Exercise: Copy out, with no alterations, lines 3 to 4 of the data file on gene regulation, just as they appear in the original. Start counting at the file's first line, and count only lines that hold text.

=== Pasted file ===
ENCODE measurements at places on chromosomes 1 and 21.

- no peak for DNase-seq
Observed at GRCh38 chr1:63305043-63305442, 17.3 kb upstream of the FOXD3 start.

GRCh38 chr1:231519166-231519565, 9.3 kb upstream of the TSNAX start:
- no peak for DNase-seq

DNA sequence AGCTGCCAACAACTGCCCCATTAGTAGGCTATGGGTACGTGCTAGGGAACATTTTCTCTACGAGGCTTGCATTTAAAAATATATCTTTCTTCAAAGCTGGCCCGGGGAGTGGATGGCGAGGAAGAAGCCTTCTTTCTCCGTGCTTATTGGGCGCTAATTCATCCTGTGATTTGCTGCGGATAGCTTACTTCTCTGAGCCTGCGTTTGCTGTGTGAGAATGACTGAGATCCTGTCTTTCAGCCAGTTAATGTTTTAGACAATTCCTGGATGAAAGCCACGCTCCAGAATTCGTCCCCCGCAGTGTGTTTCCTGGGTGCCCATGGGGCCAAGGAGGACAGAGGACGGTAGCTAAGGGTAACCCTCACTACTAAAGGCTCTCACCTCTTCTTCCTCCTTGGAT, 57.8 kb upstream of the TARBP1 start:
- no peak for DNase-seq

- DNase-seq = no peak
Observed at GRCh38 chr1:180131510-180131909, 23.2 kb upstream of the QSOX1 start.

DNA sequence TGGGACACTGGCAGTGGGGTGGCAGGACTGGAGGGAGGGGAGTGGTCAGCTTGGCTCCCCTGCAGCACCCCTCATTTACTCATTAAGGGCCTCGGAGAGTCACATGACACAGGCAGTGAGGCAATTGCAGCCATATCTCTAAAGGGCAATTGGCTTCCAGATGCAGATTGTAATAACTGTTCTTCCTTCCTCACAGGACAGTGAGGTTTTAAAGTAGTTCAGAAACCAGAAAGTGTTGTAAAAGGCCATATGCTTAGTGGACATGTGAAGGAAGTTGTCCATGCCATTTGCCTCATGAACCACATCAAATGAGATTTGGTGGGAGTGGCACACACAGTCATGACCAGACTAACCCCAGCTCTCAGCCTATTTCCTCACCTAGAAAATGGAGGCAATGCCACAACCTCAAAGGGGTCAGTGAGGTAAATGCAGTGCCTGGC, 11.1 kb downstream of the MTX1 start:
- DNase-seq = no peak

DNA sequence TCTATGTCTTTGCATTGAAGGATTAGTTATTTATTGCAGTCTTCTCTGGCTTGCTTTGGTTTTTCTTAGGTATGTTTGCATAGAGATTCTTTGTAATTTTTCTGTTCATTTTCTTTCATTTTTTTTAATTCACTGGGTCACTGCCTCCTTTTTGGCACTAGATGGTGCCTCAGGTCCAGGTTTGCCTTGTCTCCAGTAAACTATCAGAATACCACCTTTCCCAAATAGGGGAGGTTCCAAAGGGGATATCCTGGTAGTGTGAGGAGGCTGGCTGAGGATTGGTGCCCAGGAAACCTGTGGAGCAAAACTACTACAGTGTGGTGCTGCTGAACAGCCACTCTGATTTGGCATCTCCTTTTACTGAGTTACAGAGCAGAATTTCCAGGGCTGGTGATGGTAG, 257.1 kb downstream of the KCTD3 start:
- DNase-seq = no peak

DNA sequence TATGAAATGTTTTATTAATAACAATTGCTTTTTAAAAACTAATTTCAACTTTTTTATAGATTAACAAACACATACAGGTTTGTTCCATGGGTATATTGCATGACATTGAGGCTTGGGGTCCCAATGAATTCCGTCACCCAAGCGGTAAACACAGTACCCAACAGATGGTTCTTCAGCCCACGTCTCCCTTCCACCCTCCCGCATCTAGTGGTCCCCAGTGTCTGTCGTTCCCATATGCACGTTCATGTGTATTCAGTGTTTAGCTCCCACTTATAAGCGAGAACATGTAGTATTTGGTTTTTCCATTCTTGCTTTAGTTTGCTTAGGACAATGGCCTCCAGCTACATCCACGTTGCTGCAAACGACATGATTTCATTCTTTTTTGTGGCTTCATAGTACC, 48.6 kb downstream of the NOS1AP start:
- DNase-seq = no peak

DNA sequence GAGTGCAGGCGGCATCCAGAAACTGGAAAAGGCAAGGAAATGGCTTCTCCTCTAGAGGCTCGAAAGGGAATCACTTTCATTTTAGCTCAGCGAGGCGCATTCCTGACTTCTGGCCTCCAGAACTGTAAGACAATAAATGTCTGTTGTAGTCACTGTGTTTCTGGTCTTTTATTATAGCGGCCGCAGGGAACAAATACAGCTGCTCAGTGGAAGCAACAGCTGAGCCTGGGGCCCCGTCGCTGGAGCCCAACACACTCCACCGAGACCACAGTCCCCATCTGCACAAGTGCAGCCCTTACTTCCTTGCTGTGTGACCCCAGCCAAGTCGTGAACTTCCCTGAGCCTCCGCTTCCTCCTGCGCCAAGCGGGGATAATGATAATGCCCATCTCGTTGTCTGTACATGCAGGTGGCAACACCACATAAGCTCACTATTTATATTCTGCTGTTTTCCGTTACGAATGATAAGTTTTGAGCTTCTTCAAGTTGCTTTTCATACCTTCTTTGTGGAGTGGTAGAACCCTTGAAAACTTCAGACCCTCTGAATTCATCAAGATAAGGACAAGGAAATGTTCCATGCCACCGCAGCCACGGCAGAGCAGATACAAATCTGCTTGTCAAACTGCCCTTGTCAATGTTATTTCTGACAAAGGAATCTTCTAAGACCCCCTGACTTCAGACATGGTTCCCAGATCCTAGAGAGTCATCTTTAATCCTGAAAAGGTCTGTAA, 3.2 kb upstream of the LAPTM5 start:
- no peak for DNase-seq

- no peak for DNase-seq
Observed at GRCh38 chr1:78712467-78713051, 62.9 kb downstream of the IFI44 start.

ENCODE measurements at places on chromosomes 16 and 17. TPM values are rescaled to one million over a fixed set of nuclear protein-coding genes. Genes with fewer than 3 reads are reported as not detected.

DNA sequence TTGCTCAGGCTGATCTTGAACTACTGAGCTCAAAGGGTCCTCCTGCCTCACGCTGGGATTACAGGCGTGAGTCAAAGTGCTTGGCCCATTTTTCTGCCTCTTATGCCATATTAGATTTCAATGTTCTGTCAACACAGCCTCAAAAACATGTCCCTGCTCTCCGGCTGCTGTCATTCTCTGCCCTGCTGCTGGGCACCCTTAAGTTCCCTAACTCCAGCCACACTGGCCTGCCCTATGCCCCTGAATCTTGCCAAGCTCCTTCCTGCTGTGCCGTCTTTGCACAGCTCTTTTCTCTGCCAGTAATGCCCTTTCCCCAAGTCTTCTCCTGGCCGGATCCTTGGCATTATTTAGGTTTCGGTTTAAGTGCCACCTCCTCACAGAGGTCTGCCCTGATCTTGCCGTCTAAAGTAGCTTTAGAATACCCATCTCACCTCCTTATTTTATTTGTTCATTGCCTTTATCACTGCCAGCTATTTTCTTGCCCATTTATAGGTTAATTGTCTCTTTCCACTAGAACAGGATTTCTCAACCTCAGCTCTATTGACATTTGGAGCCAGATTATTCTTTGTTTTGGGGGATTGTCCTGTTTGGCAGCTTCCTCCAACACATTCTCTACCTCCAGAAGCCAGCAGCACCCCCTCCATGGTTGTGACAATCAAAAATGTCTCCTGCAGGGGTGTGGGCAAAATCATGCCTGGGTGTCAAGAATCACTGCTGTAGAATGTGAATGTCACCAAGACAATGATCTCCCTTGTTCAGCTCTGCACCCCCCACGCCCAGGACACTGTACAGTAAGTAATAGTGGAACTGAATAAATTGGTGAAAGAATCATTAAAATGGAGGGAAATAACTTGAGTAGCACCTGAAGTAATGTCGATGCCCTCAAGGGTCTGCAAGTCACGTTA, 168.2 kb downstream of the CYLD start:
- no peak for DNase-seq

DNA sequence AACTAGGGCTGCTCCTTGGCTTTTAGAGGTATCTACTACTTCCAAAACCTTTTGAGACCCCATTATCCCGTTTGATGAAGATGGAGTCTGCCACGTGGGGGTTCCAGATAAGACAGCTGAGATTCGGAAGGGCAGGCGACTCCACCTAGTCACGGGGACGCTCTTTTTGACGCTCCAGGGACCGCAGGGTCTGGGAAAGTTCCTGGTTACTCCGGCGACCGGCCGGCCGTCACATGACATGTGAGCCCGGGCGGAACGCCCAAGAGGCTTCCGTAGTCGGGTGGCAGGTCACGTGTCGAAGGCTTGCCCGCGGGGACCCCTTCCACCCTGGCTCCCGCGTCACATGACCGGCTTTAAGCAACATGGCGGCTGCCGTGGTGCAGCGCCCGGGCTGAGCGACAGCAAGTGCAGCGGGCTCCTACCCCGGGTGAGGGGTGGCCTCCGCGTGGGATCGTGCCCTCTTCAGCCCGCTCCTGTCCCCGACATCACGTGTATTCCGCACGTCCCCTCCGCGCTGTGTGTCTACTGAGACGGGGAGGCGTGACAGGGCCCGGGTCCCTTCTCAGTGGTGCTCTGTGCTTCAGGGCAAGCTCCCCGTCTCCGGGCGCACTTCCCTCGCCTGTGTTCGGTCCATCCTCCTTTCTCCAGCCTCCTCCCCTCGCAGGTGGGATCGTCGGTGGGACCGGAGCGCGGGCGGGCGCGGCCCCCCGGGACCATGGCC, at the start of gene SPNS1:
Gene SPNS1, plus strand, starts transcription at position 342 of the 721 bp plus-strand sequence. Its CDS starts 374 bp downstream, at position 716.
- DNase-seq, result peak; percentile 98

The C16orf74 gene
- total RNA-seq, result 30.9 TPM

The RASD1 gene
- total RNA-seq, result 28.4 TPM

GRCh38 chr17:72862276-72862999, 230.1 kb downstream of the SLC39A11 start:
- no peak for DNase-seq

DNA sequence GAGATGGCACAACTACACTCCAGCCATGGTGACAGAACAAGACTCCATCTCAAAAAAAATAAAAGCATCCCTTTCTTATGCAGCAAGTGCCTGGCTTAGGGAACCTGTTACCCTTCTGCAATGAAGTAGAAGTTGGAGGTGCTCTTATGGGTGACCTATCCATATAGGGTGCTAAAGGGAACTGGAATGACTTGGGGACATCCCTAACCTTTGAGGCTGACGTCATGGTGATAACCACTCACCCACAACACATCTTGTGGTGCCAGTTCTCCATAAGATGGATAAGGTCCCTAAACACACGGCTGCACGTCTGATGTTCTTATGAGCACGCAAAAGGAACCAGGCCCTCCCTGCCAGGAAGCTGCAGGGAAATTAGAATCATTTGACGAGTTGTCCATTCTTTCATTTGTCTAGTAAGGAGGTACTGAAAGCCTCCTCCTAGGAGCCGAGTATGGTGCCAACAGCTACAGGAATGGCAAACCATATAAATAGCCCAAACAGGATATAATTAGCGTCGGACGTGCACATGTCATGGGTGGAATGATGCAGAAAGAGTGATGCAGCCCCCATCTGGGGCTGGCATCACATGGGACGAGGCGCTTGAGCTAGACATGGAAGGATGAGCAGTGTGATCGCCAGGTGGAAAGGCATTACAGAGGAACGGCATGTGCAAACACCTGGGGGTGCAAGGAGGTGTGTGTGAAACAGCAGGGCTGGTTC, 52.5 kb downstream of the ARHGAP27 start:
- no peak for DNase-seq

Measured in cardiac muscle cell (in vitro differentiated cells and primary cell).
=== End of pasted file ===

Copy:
Observed at GRCh38 chr1:63305043-63305442, 17.3 kb upstream of the FOXD3 start.

GRCh38 chr1:231519166-231519565, 9.3 kb upstream of the TSNAX start: